Academic medical centers, those that train physicians while treating patients, have a strong research focus and drive to implement evidence based medicine. Being involved with an academic medical center involve in our research means they are committed to the best practices — not only implementing the current state-of-the-art in treatment but also measure outcomes and continuously improving the care of their CP patient population.
In addition, we believe in the co-production of research which means that no research should happen unless it is important to the patient community and members of the community should be able to participate in the generation of research — not just be subjects in a study.

2. How is the CP Research Network’s approach to research different than more traditional research studies?

The CP Research Network’s research is embedded into clinical practice. We help physicians be more efficient in their documentation and in doing so we enable research. This process is more efficient that other research practices. In addition, our methodology is heavily focused on observational studies using “causal inference” statistical techniques. Observational studies happen in the real world clinical practice unlike randomized control trials that are very limited in their patient population and generalizability of their findings. Observational studies don’t test one intervention versus another but instead use large quantities of information to determine causes.

3. What are outcomes? What does it mean to “improve outcomes”?

Outcomes refer to health improvements. We could improve a treatment, i.e., make it faster, easier, more reliable, but if the recipient of the treatment doesn’t experience an improved outcome, the change in treatment may be for naught. We also differentiate between clinical outcomes and patient reported outcomes. Clinical outcomes may show an improvement in, for example, range motion. But if the patient doesn’t report an improvement in pain, gait, participation, or quality of life, the improvement is less valuable to the patient.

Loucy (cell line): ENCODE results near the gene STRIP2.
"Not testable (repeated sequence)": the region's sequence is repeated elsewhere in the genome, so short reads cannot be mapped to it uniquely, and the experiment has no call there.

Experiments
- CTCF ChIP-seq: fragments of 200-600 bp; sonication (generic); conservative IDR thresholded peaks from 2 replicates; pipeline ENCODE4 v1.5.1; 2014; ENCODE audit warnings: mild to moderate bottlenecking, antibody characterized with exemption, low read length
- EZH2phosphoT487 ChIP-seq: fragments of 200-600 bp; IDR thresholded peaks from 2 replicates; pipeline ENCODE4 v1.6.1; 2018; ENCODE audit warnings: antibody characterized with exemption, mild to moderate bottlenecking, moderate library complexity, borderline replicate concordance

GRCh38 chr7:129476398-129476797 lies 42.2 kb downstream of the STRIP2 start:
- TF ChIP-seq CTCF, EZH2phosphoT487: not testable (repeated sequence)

4. Why do we want people with CP, their family members, caregivers and professionals who treat and study CP working together?

The expression “nothing about us without us” was originally coined in central European politics but has become a slogan to emphasize the importance of the involvement of people, especially disabled people, in the decisions and research centered on their health and wellbeing. The concept of patient-centered research is core to the Cerebral Palsy Research Network and our first research effort was to establish a patient-centered research agenda for CP that involved more than 200 members of the community.

5. Why should I participate in a registry?

Because information about you and your lived experience can help rapidly improve healthcare outcomes for people with cerebral palsy. While participation may not benefit you directly, the simple act of providing or allow use of your healthcare data and lived experiences provides rich information to drive the improvement of healthcare for people with cerebral palsy.

6. I feel uneasy about sharing so much personal information. How is my information and privacy protected?

Our registries are de-identified so that no personally identifying information is stored in the registry database. The registries are considered minimal risk because of this fact. All of our registry data is stored on protected, HIPAA compliant computer servers at the University of Utah.

7. Does CP research matter?

Funding cerebral palsy research is critical to improving the quality of life of individuals who have CP. Cerebral Palsy research funding and attention has lagged far behind other conditions and CPRN seeks to close this gap by expediting the collection analysis of information and experiences of people with cerebral palsy.